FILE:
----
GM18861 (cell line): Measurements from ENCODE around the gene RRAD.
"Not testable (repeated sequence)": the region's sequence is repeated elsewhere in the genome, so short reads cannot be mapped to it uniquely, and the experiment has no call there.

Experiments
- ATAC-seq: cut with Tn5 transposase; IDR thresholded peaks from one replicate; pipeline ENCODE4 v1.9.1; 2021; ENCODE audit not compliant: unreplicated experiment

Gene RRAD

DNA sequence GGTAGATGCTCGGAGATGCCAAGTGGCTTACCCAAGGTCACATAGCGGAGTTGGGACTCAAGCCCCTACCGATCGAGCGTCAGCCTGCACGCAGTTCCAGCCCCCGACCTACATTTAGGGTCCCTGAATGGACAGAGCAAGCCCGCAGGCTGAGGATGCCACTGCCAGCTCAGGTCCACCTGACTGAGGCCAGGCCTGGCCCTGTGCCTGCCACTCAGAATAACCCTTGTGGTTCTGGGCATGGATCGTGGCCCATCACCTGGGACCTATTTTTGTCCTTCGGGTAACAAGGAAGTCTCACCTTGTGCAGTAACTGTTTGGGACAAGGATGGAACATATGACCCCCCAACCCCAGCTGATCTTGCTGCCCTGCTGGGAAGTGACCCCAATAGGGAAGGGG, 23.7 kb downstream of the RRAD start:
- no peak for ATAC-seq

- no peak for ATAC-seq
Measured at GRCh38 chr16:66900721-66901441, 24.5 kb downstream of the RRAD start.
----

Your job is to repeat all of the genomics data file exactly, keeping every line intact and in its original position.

GM18861 (cell line): Measurements from ENCODE around the gene RRAD.
"Not testable (repeated sequence)": the region's sequence is repeated elsewhere in the genome, so short reads cannot be mapped to it uniquely, and the experiment has no call there.

Experiments
- ATAC-seq: cut with Tn5 transposase; IDR thresholded peaks from one replicate; pipeline ENCODE4 v1.9.1; 2021; ENCODE audit not compliant: unreplicated experiment

Gene RRAD

DNA sequence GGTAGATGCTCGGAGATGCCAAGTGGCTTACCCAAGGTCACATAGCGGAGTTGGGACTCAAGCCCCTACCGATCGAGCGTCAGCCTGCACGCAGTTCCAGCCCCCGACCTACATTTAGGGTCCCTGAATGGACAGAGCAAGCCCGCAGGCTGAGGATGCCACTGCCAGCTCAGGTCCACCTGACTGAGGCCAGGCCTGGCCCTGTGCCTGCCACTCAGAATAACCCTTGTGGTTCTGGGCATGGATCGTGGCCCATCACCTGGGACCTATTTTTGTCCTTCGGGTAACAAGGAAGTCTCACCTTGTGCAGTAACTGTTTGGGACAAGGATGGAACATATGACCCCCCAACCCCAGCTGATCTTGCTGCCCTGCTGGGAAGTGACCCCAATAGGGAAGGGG, 23.7 kb downstream of the RRAD start:
- no peak for ATAC-seq

- no peak for ATAC-seq
Measured at GRCh38 chr16:66900721-66901441, 24.5 kb downstream of the RRAD start.